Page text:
3. Humor

Why it matters

It is said that the shortest distance between two people is a smile.

Humor is a clear indicator of a team that works well together. You know the atmosphere is good when there is joy, team members value their time together when they are having fun.

Humor is also a useful coaching tool. Humor can help diffuse a tense situation; it can help create a healthy distance to absurdities we stumble upon, so we can reflect and learn from them. And finally, humor is one of the best ways to bring people closer together.

Now that we understand the power of humor, why not design for it, appreciate it, and infuse it in everyday work?

“Whoever takes only jokes for jokes
And seriousness only seriously
He and she have actually understood
Both equally poorly”

Piet Hein

How it works

The science of humor and the origin of a good laugh is often this: You start by planting an idea in people’s heads, with the real idea all along being something else. Then, at the right moment, you reveal it. The key is doing this intelligently, both timing and context matters.

Practice 1 – Have a feel for the situation

Timing is everything. Humor can diffuse a tense situation, or break the ice when we are strangers. Humor is versatile in many more situations than you can probably imagine. That said, it needs to be used intelligently, with tact and feel for the situation. Cultural context and situational awareness help a lot. You also need a little bit of courage. There’s no better time to put humor to good use than breaking the silence of a pregnant pause.

Practice 2 – Use humor to remember and talk about important things

Agile teams live in a complex and fast moving world. There is one thing you can be certain of – you will experience failures (it’s a sign of learning!). Humor is a great way to speak about past failures, create a healthy distance to the situation as an observer, without it becoming too serious.

This allows a team to share stories about its history, “why we ended up where we are” and relate important learnings to new members. We have shared experiences. Humor and inside jokes allow us to play with the words that relate the experience.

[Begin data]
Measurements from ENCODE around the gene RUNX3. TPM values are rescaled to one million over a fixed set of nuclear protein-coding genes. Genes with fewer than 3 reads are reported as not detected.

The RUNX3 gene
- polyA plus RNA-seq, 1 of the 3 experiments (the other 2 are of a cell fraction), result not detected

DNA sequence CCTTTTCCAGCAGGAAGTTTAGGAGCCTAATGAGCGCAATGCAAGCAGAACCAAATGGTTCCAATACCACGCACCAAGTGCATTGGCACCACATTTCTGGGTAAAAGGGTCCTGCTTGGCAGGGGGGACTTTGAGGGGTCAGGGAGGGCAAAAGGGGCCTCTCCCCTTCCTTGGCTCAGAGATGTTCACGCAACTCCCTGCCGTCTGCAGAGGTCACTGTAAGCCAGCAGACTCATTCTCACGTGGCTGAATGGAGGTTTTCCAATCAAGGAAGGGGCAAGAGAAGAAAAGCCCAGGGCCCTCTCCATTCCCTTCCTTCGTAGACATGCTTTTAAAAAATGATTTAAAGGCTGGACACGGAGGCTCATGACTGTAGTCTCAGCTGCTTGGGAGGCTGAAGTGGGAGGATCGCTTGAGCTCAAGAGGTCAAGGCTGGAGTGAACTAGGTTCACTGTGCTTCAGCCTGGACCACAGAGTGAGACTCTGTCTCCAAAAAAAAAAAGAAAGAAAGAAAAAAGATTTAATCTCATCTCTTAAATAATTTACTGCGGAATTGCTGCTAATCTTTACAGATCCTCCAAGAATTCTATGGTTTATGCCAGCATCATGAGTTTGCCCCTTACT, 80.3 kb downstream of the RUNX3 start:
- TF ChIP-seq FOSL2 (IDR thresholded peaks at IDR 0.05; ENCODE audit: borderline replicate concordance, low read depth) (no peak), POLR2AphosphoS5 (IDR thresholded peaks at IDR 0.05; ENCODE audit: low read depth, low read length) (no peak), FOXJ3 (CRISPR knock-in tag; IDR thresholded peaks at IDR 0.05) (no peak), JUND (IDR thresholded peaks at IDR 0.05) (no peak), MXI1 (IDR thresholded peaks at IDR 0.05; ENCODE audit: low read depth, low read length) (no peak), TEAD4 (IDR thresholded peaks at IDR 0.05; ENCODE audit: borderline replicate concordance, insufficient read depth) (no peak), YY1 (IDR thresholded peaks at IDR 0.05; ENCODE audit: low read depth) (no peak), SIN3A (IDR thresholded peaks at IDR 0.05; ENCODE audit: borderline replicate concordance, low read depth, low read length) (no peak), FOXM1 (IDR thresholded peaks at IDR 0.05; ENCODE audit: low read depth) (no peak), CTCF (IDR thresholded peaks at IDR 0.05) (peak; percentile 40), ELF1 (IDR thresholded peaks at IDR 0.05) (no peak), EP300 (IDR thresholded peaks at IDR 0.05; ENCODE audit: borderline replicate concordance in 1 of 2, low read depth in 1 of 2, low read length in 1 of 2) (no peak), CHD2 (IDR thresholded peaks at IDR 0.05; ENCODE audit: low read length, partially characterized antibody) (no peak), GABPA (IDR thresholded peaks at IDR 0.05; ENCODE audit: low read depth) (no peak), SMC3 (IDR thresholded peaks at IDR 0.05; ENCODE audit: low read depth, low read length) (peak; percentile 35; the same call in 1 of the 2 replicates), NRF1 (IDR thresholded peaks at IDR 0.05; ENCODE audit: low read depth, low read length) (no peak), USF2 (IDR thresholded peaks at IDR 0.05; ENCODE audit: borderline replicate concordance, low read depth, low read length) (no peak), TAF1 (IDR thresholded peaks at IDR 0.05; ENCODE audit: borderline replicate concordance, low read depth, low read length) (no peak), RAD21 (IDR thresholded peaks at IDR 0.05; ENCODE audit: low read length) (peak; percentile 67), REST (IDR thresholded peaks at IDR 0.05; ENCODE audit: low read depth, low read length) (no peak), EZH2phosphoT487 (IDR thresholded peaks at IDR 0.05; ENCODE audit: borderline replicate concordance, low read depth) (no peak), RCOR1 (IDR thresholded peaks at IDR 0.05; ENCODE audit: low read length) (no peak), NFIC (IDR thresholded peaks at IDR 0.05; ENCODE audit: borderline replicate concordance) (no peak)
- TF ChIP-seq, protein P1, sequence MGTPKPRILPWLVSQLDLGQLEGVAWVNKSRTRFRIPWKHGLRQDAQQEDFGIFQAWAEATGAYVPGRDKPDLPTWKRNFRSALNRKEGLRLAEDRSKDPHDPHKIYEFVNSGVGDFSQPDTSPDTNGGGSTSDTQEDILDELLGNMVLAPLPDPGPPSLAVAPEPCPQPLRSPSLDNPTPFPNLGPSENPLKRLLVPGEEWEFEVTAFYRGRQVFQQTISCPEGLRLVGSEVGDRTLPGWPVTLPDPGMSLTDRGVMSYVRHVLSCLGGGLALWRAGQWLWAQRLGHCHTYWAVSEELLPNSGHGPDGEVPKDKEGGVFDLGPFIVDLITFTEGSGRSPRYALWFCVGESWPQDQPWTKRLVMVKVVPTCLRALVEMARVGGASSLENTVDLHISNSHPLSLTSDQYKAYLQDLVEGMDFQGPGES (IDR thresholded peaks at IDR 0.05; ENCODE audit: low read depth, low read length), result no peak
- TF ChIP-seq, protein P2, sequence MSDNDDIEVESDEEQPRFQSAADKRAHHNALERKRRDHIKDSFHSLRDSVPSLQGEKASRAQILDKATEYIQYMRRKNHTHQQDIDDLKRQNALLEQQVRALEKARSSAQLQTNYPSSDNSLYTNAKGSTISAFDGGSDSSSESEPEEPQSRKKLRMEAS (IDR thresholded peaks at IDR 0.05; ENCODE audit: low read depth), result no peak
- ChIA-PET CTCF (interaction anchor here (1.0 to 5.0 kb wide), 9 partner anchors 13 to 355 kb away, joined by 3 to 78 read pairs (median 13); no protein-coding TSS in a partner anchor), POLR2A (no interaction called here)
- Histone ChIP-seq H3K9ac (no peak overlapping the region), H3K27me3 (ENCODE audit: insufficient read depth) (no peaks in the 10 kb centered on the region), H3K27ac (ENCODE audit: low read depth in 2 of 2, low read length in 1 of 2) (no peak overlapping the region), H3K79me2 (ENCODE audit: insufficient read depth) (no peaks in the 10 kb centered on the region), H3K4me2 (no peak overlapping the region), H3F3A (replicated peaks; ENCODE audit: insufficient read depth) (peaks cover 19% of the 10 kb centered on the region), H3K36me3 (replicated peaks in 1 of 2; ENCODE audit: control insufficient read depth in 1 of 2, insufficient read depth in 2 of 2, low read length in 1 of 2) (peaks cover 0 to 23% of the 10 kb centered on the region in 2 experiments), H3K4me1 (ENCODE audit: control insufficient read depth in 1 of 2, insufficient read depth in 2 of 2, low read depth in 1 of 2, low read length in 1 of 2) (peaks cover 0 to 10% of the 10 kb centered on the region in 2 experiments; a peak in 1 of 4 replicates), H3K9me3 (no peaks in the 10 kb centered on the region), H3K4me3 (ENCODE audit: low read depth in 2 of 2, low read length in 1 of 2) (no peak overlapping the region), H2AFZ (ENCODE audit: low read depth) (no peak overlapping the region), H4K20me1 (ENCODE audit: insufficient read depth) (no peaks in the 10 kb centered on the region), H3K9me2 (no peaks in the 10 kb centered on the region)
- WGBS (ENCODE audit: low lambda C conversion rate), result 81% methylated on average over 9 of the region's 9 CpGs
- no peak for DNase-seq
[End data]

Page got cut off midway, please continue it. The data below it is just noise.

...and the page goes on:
Practice 3 – Prepare

Have a little joke library prepared. Deliberately scout for team members who are natural energizers, who can inject a little bit of energy or their personality into a joke. This is fuel for the spirit. Usually, there’s a little bit of very useful informal chatter that follows a good joke. This informal chatter, the “coffee machine talk”, can help teams generate awareness of how members feel and think, at the moment.

Building humor is a way to play together as human beings. It’s an intelligent way to decode the context. Humor is contagious. It rubs off. Start with injecting a small joke every now and then. It doesn’t have to be funny, the effort will be appreciated. Before you know it, that impossible situation is behind you and you have shifted the energy towards the future.

Here’s something to get you started 🙂

Random Joke
An Englishman, an Irishman and a Scot are working on the building site for the London Olympic Games?
They've been told that, as a perk, they'll be given tickets, but come the day, they're told that there are no free places left, and only athletes will be let into the ground."

Thinking quickly, the Englishman grabs a length of scaffolding and he announces, "Johnny Smith, England. Pole vault." He is admitted.

The Scot follows his lead, finds a sawhorse and says, "Dunbar McPherson, Scotland. Hurdles." And he's also admitted.

The Irishman casts his eyes about in desperation, and seizes some barbed wire and two by fours.

The guard stops him, asking who he is.

"Paddy O’Malley, Ireland. Fencing."